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#91
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(Original post by Pareesasa)
wowza! this deffo has striked up a debate. but none the less i think you have to be mentally ill to want to have sex with a dead person. its just.. how can i put it.. WRONG
Some people are necrophiles though, and isn't what they said about homosexuals (ie; they're mentally ill).

Saying it's wrong because it's wrong is about as circular an argument as you can get
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Pindar
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#92
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#92
(Original post by Unbiased Opinion)
Out of interest, if a rapist raped someone then wiped the victim's memory and didn't transfer any STD's or hurt them in any way, would you say that was morally right?
Yes, it's not immoral.
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Pindar
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#93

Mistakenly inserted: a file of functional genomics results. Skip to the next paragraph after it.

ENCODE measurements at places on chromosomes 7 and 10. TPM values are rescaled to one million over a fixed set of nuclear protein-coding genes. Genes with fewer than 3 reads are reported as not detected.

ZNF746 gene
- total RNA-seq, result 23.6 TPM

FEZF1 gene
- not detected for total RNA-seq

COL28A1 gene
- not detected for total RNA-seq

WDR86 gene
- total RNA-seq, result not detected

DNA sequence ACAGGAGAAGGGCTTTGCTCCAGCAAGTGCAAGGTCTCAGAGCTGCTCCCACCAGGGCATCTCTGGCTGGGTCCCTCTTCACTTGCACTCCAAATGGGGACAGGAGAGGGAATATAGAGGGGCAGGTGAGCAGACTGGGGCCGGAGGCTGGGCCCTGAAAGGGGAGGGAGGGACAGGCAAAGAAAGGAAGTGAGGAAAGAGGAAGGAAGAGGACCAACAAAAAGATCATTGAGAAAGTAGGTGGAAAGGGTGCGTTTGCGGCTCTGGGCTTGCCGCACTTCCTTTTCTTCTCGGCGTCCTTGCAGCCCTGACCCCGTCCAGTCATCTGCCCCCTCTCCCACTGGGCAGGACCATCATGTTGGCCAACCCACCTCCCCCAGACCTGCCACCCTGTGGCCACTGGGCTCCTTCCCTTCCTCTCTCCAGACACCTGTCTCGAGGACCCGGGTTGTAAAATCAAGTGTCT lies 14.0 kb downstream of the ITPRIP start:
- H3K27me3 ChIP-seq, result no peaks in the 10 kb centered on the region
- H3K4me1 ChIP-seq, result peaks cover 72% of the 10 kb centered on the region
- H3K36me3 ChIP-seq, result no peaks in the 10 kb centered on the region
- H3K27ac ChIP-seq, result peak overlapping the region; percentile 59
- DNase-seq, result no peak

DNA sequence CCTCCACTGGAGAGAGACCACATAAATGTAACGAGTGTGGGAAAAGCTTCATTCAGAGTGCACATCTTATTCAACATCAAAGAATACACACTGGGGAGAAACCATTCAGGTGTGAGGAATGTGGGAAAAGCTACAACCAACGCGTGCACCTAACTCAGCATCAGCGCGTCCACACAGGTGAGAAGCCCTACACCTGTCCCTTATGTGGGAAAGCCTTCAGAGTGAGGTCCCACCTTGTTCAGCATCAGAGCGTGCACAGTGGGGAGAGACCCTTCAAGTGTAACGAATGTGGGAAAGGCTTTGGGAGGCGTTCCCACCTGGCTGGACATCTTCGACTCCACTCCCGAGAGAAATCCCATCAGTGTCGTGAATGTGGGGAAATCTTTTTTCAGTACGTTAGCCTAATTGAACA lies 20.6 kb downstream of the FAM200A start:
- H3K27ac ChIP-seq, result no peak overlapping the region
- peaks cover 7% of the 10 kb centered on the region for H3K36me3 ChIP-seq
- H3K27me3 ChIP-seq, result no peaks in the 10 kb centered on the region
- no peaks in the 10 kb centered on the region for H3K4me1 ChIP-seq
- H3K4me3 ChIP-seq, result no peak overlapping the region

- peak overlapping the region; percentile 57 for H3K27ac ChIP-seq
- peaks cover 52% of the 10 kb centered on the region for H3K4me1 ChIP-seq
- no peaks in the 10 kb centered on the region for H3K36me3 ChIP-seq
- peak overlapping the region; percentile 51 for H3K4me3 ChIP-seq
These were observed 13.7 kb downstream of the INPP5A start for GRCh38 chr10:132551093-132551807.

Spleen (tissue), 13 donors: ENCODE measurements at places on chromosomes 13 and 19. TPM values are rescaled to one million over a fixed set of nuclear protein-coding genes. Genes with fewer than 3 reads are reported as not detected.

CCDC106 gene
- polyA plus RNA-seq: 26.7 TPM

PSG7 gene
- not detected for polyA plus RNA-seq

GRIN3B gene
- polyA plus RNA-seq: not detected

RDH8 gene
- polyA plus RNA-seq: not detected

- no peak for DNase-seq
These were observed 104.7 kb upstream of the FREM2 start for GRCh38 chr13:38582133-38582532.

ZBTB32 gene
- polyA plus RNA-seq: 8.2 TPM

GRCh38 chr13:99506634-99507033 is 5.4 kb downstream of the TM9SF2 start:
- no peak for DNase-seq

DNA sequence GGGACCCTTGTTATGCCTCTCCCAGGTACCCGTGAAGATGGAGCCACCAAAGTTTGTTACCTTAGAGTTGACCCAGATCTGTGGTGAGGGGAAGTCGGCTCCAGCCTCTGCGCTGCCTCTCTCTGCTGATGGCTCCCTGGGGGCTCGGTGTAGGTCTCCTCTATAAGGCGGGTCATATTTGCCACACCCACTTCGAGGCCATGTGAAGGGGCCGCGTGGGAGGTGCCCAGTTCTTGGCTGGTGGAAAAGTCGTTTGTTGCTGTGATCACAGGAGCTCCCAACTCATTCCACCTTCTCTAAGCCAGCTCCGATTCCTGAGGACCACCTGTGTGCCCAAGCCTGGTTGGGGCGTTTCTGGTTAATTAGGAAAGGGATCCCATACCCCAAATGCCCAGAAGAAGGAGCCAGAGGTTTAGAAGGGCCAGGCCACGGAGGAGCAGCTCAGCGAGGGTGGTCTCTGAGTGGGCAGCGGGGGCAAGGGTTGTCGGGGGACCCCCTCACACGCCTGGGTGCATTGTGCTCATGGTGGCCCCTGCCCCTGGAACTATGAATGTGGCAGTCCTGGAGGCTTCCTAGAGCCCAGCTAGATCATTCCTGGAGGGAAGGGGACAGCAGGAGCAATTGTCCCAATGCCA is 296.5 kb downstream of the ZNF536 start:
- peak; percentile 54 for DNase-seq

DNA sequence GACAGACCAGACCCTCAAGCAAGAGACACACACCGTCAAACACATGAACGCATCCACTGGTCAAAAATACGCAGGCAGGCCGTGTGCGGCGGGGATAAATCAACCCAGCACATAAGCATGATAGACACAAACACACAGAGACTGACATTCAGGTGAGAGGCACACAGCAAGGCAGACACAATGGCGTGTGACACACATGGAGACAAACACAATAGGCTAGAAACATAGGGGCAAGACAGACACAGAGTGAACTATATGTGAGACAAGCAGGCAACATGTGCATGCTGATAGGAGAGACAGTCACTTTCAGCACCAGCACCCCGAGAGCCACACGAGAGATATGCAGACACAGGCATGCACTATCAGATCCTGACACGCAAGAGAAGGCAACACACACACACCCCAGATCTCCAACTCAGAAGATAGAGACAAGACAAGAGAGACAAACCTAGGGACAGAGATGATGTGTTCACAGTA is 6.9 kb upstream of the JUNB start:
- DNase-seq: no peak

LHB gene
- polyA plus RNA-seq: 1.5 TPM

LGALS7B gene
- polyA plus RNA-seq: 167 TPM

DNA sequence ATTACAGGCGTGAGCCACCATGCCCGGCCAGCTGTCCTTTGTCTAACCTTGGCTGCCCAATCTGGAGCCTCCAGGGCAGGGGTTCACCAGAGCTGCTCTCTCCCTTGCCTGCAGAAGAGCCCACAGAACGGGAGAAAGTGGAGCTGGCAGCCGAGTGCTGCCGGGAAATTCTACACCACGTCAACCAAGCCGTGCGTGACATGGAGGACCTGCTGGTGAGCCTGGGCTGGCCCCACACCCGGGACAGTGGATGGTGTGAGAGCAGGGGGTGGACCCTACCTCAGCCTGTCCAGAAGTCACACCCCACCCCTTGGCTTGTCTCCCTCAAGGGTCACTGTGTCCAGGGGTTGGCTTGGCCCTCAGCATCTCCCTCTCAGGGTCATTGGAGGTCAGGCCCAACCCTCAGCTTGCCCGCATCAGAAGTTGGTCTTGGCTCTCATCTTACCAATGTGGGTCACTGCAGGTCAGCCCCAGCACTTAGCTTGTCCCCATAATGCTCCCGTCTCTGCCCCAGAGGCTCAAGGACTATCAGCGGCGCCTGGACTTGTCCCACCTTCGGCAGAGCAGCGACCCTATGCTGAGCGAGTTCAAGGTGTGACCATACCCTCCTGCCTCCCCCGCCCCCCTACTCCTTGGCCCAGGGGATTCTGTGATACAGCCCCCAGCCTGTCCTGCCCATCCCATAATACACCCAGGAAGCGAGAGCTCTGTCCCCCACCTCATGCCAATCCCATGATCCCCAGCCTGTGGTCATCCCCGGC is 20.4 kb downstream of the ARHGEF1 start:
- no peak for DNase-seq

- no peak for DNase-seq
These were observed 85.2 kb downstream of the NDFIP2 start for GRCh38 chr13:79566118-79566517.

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(Original post by Picnic1)
Stefan1991, how would you like it if someone murdered someone very close to you , served a few years in prison and then got out and did what you said to the person that they murdered?

What kind of person are you to not be bothered by at least the second part of that prospect?
Are you actually suggesting I should be more bothered by the second part than the first? :lolwut:
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Pareesasa
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#94
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(Original post by imperial maniac)